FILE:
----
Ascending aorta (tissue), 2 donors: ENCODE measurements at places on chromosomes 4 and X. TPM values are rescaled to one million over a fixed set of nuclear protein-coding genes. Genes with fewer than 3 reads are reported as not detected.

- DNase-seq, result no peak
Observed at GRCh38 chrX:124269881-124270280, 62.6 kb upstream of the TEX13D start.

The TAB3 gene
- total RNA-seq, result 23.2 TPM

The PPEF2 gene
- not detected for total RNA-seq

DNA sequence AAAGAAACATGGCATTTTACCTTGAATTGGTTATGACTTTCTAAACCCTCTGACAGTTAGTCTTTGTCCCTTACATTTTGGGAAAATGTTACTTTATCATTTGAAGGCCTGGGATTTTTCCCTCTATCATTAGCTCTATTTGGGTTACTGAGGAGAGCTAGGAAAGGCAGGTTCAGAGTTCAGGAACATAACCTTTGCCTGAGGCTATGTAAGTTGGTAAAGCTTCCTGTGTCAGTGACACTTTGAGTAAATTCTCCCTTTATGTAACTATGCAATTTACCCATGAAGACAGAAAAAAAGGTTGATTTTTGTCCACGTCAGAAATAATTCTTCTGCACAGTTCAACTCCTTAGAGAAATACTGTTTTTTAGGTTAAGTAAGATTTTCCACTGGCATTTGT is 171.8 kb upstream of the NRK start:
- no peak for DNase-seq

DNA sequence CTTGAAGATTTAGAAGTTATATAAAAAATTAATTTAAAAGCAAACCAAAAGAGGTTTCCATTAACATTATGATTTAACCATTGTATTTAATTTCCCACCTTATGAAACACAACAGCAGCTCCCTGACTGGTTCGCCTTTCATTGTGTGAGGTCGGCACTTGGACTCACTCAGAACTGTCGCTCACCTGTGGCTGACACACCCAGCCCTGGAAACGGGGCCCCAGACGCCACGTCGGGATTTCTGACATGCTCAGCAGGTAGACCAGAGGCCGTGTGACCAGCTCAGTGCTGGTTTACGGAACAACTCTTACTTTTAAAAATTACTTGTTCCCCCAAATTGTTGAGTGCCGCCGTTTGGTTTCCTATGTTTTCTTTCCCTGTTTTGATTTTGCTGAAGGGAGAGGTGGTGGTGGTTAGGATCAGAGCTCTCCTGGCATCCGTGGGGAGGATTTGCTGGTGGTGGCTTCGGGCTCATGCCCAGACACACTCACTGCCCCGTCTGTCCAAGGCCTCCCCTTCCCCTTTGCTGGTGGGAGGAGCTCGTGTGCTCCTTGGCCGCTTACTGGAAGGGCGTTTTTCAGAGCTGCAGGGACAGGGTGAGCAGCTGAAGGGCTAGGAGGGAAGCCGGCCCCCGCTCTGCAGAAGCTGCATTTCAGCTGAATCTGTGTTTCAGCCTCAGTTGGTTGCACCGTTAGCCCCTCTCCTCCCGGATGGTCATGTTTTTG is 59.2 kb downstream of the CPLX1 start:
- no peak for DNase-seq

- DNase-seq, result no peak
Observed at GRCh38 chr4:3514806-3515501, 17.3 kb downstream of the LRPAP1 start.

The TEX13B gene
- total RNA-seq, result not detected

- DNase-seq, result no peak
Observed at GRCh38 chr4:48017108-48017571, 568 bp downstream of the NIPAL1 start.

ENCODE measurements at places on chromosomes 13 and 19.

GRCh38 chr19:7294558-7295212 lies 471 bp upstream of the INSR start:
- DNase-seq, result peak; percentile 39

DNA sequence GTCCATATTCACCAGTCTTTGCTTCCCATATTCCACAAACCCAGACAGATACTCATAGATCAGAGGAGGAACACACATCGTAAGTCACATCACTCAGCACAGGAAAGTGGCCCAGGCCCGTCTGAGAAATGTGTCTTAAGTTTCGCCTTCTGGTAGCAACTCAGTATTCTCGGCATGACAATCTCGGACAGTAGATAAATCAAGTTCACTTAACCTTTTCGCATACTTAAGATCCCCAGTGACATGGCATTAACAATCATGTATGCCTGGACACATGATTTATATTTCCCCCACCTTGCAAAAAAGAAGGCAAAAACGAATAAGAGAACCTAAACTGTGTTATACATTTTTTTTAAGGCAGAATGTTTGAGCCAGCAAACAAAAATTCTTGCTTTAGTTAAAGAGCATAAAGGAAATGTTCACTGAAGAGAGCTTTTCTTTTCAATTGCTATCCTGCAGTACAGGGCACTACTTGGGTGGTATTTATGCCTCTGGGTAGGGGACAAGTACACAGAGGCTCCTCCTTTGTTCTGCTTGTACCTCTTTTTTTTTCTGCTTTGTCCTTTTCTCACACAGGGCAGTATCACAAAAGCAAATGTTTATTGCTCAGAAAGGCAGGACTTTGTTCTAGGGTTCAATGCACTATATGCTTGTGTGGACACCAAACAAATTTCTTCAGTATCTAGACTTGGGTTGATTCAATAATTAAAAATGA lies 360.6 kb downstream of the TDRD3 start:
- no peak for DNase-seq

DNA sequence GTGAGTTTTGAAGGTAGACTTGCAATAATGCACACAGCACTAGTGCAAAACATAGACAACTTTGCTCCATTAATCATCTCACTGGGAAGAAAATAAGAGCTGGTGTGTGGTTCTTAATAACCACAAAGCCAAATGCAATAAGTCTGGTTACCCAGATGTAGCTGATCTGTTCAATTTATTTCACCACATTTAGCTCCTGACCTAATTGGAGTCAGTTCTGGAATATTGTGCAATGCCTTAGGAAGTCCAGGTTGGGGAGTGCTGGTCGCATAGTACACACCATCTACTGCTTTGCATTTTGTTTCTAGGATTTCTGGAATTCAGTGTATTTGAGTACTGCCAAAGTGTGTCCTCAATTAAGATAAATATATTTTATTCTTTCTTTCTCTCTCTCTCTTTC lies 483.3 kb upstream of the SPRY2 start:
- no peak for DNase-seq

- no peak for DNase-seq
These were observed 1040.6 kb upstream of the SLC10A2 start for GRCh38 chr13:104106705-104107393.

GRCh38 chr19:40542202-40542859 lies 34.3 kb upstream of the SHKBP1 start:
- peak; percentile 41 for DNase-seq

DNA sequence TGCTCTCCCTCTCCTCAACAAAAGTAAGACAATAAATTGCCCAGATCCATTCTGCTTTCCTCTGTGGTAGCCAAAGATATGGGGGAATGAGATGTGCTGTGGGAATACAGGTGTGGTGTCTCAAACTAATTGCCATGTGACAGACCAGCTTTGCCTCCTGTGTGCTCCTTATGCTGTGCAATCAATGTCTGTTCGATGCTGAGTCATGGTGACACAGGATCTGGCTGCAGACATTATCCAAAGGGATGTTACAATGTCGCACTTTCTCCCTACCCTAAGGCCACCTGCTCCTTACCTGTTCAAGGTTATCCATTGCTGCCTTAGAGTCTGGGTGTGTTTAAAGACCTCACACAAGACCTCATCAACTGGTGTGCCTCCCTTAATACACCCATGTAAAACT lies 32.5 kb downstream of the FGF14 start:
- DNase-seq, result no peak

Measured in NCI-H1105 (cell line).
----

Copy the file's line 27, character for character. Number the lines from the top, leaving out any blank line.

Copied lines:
GRCh38 chr19:40542202-40542859 lies 34.3 kb upstream of the SHKBP1 start: